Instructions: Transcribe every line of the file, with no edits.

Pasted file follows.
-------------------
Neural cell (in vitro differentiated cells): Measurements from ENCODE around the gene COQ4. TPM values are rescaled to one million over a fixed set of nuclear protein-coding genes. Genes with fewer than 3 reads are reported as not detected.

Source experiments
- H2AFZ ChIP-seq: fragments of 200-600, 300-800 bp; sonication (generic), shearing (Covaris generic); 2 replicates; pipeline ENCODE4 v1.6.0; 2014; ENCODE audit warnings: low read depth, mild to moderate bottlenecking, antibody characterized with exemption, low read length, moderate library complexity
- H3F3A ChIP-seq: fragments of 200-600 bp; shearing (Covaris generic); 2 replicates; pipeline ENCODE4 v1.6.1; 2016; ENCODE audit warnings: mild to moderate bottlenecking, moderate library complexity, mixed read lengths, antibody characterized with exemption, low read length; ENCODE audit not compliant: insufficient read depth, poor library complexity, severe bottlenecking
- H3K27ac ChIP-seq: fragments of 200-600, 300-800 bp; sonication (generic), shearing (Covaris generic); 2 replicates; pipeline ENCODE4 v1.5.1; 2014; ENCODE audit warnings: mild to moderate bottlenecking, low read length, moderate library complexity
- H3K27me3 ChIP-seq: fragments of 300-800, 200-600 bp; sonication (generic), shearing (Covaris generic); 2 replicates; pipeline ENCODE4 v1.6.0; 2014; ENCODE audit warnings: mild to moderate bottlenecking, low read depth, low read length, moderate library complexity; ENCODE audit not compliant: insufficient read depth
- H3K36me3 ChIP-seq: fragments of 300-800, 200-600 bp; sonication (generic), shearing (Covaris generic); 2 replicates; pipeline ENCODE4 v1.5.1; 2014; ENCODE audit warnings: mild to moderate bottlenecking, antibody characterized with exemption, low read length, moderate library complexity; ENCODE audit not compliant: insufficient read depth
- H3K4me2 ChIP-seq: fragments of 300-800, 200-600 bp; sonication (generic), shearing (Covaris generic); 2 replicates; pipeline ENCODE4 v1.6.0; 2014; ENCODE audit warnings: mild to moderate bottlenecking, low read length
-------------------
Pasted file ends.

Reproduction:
Neural cell (in vitro differentiated cells): Measurements from ENCODE around the gene COQ4. TPM values are rescaled to one million over a fixed set of nuclear protein-coding genes. Genes with fewer than 3 reads are reported as not detected.

Source experiments
- H2AFZ ChIP-seq: fragments of 200-600, 300-800 bp; sonication (generic), shearing (Covaris generic); 2 replicates; pipeline ENCODE4 v1.6.0; 2014; ENCODE audit warnings: low read depth, mild to moderate bottlenecking, antibody characterized with exemption, low read length, moderate library complexity
- H3F3A ChIP-seq: fragments of 200-600 bp; shearing (Covaris generic); 2 replicates; pipeline ENCODE4 v1.6.1; 2016; ENCODE audit warnings: mild to moderate bottlenecking, moderate library complexity, mixed read lengths, antibody characterized with exemption, low read length; ENCODE audit not compliant: insufficient read depth, poor library complexity, severe bottlenecking
- H3K27ac ChIP-seq: fragments of 200-600, 300-800 bp; sonication (generic), shearing (Covaris generic); 2 replicates; pipeline ENCODE4 v1.5.1; 2014; ENCODE audit warnings: mild to moderate bottlenecking, low read length, moderate library complexity
- H3K27me3 ChIP-seq: fragments of 300-800, 200-600 bp; sonication (generic), shearing (Covaris generic); 2 replicates; pipeline ENCODE4 v1.6.0; 2014; ENCODE audit warnings: mild to moderate bottlenecking, low read depth, low read length, moderate library complexity; ENCODE audit not compliant: insufficient read depth
- H3K36me3 ChIP-seq: fragments of 300-800, 200-600 bp; sonication (generic), shearing (Covaris generic); 2 replicates; pipeline ENCODE4 v1.5.1; 2014; ENCODE audit warnings: mild to moderate bottlenecking, antibody characterized with exemption, low read length, moderate library complexity; ENCODE audit not compliant: insufficient read depth
- H3K4me2 ChIP-seq: fragments of 300-800, 200-600 bp; sonication (generic), shearing (Covaris generic); 2 replicates; pipeline ENCODE4 v1.6.0; 2014; ENCODE audit warnings: mild to moderate bottlenecking, low read length